Previously on Hap and Leonard, “Senorita Mambo”
Without question Hap and Leonard have endured a lifelong string of bad luck since that fateful night when Beau Otis robbed them of their fathers. In the time viewers became acquainted with LaBorde’s finest, the pair had been double and triple-crossed, targeted by spree killers, lost old friends, driven away true love, and unearthed the darkest secret in their town’s history. Somehow all of that pales to their current predicament in Grovetown, which had left them bloodied and broken in every which way. For all of season three viewers could only wonder what Collins and Pine suffered to rattle their very souls, and in the penultimate episode, our fears were confirmed in a stark, inhuman fashion.
“Mambo No. 5” carries on immediately after last week’s episode, as the brothers are more determined than ever in their search for Florida after discovering her car and personal items. Nevertheless, Hap remained haunted by dreams that may foretell the conclusion of the season. Florida is always out of Collins’ reach by a hair’s breadth yet the looming threat of the Klan has invaded Hap’s unconscious, forcing him to decide between looking for Grange or saving Leonard from certain death.
Naturally, Pine isn’t spared from the weight of the matter as he recounted his most traumatic experience in ‘Nam. In spite of the promise of death at every turn in that foreign land, Leonard’s resolve carried him through; just as it will in their search for Grange. As much guilt and concern Hap feels about Florida’s whereabouts, he’s been a touch oblivious about Leonard’s growing angst during their stay in Grovetown. No one in and around LaBorde would ever doubt Pine’s fortitude or his predilection to get things done, no matter the adversity. Yet this season has been a whole other ball of wax for the duo and they’ve been slowly coming apart at the seams.
Coincidentally, Hap and Leonard’s presence in Grovetown hastily fractured the town’s shallow veneer, forcing Officer Reynolds and Truman Brown to forgo their civilized demeanors and unleash the true evil living inside them. Once Collins and Pine walked back into Grovetown for the final time, a sense of dread and inevitability swept across the remainder of the episode. All manner of pleasantries vanished as many of the townsfolk awaited the Klan to arrive and finally make Collins and Pine disappear. What followed for the next ten minutes of the episode was an agonizing display of torment that’s seldom seen on television. While the scene itself was extremely difficult to watch, the saddest thing of all is this maliciousness caused by Brown and his cronies isn’t alien in our reality.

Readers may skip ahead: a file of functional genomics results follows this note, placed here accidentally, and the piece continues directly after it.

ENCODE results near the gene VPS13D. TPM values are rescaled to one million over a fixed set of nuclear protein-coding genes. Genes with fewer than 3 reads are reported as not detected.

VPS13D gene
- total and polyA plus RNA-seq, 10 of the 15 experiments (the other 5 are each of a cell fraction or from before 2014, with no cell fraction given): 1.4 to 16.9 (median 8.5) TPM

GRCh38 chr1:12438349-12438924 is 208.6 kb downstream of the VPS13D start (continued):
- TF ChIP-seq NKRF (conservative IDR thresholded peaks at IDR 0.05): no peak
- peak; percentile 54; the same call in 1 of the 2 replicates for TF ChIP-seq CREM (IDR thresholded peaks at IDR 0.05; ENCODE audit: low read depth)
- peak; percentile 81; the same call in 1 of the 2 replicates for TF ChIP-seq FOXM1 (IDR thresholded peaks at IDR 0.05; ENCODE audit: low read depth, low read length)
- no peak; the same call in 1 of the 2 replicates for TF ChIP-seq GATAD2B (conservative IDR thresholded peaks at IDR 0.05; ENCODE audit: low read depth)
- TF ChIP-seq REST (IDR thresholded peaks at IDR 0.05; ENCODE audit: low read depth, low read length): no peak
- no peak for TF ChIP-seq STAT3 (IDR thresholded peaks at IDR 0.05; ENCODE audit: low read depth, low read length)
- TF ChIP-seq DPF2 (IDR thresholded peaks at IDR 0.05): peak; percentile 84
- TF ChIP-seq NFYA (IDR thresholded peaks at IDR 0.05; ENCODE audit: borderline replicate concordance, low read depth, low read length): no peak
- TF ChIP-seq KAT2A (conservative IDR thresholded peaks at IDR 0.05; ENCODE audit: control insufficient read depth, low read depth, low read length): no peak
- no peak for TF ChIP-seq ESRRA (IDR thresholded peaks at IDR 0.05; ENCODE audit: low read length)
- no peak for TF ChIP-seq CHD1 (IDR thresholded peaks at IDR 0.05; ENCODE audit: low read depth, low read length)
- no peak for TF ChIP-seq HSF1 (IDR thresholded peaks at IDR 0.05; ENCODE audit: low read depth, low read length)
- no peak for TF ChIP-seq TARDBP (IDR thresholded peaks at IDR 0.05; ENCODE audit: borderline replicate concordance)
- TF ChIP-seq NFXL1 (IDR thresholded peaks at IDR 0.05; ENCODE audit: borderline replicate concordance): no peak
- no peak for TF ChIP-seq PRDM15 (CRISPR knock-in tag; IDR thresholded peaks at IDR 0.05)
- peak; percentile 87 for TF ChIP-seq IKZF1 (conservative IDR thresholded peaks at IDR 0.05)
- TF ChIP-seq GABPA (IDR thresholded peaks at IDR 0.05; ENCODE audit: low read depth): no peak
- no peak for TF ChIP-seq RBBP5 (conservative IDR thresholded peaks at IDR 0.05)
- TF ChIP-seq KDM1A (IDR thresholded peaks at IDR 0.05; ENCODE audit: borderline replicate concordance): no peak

The beatdown behind Maude’s diner was a microcosm of sorts for the overall narrative of “Two Bear Mambo”. After all these years of building up this facade of being a wholesome haven in East Texas, the pain and ugliness of Grovetown is fully revealed in a grimy back alley. although Hap and Leonard aren’t strangers to getting their asses handed to them on occasion, all involved in the sequence created a genuine sense of urgency about Collins and Pine surviving their torturous ordeal. There are poignant moments strewn throughout the series thanks to Purefoy and Williams, yet this particular moment when both are physically and emotionally destroyed, nearly at the end of their rope, Collins and Pine still exhibit more empathy and strength than most if they were in their position.
The fight isn’t remotely over as Truman tasked his top Klan goons to murder Hap, Leonard and their allies while they recuperate and strategize at Bacon’s home. Before the onslaught, Pine was still on Bacon’s case soon after he regained consciousness. Never one to let go of beef, Bacon finally schooled Leonard about his supposed “uncle tom” status in Grovetown.
In a way, Bacon is an older yet genteel reflection of Leonard. He was full of piss and vinegar like Pine in his youth but retool his frustration by making the most of his opportunity provided by the military. Though he prospered in Chicago, Bacon returned to Grovetown to ensure the Southside received the healthcare it needed. Granted, Bacon’s station in Grovetown was severely limited compared to his time in the big city but the call to serve was ever present, and something Leonard can wholly relate to, in spite of his inelegant response to LaBorde’s unsavory residents.
Meanwhile, Chief Cantuck’s eyes are wide open to the corruption going on in Grovetown – and how it may be supported by a few deputies. Sadly, Cantuck wasn’t able to be much help for Collins and the gang after their failed execution. After promising Hap he’ll learn all he can about Florida, Cantuck was shot between his eyes by Reynolds, and from what I can gather, automatically assumes the role of Chief. Now with no one standing in the way, a few hundred miles won’t do a lick of good for Hap and Leonard when the Klan is dead set on making an example out of them.
Hap and Leonard S3E5 Review Score
"Mambo No. 5"
Hap and Leonard – S3E5 – Mambo No. 5 | James Purefoy, Michael Kenneth Williams, Tiffany Mack, Cranston Johnson, Douglas M. Griffin | Writer: Pam Veasy | Director: Michael Katleman